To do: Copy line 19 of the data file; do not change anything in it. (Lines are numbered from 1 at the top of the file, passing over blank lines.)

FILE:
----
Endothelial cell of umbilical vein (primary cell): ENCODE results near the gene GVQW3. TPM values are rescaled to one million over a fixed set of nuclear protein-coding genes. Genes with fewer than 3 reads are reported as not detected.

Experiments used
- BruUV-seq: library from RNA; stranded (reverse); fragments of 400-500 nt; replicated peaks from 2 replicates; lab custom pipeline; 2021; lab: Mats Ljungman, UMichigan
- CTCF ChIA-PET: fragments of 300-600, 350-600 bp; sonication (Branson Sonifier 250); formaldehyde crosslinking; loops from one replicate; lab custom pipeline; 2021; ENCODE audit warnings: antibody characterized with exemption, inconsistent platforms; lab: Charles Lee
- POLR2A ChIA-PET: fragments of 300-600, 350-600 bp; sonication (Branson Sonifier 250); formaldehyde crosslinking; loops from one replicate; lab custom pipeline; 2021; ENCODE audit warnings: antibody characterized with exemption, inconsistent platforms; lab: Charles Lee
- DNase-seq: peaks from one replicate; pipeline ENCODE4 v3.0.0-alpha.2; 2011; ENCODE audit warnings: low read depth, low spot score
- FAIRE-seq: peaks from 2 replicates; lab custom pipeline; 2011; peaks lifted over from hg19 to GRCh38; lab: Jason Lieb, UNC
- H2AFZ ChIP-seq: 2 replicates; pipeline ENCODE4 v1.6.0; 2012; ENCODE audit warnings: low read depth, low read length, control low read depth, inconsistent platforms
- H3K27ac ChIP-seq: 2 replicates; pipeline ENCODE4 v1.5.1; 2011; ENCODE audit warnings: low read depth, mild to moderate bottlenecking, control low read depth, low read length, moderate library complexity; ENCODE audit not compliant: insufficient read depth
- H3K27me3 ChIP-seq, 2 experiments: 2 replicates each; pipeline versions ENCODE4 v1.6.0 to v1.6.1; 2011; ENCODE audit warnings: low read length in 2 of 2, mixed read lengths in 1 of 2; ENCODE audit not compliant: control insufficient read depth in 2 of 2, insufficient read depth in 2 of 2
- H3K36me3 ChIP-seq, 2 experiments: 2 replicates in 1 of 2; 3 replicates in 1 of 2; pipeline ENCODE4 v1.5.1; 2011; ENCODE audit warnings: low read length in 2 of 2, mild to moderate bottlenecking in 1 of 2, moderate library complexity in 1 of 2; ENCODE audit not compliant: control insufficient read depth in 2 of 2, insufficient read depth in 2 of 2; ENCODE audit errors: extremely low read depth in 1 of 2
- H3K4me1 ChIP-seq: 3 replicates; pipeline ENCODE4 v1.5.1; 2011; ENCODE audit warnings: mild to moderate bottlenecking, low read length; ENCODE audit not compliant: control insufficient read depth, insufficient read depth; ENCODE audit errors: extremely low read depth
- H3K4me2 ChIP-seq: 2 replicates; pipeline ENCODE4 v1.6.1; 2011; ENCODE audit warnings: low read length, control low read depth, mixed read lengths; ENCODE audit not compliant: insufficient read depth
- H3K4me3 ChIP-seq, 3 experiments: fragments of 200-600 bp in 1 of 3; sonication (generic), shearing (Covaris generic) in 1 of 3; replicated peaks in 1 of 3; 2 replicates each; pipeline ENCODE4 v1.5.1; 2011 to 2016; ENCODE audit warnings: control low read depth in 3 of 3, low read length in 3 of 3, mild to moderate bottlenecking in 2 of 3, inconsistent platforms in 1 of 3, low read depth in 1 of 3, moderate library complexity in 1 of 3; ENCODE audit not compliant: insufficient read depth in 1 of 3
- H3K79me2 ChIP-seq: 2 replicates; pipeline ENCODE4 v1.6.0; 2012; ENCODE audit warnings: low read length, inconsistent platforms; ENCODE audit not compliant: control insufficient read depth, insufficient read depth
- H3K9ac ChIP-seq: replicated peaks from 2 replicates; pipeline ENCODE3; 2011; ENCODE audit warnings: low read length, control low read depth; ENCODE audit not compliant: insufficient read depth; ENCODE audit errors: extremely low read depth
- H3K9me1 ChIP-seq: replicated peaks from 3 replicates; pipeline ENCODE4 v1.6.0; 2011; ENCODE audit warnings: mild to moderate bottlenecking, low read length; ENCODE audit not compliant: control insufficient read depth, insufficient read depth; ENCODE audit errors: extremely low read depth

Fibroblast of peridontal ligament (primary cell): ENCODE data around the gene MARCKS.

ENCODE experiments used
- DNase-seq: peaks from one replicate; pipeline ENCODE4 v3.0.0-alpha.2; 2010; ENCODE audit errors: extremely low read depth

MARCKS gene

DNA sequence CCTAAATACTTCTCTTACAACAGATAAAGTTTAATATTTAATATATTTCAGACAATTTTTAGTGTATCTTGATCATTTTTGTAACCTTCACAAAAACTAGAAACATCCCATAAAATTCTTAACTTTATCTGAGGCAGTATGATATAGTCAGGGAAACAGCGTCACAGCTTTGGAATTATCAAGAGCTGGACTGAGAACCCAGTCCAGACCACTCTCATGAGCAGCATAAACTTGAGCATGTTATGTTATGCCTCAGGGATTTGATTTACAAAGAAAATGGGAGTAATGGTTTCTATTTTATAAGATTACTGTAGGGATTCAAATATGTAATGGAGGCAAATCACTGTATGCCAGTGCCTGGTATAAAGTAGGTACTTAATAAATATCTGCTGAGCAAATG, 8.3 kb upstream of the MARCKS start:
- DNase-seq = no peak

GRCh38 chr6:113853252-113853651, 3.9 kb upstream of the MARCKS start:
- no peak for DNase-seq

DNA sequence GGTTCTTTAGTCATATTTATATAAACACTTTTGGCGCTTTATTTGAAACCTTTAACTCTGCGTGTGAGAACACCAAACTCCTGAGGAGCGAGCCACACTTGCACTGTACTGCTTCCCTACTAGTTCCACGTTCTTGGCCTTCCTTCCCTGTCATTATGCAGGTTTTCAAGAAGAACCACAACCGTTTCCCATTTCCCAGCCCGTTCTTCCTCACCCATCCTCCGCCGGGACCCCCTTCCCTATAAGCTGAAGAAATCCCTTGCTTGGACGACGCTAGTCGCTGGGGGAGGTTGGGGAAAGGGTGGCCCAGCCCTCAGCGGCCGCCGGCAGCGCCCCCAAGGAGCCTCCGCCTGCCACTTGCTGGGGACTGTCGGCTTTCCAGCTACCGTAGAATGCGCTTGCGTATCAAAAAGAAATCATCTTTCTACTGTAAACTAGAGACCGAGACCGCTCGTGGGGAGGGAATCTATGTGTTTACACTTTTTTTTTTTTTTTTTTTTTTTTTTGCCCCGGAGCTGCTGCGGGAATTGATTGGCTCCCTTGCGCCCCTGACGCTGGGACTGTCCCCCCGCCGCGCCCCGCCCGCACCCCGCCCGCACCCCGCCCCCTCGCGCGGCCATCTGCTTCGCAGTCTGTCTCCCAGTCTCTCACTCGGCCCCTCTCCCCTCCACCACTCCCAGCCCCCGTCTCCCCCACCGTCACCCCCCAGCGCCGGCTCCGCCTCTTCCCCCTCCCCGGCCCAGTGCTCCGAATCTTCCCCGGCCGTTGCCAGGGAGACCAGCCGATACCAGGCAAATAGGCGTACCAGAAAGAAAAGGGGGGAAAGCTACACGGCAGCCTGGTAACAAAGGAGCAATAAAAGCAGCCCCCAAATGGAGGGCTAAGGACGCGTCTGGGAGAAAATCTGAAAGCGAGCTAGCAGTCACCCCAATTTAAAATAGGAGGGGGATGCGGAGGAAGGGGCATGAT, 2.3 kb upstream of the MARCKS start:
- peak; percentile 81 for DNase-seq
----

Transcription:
ENCODE experiments used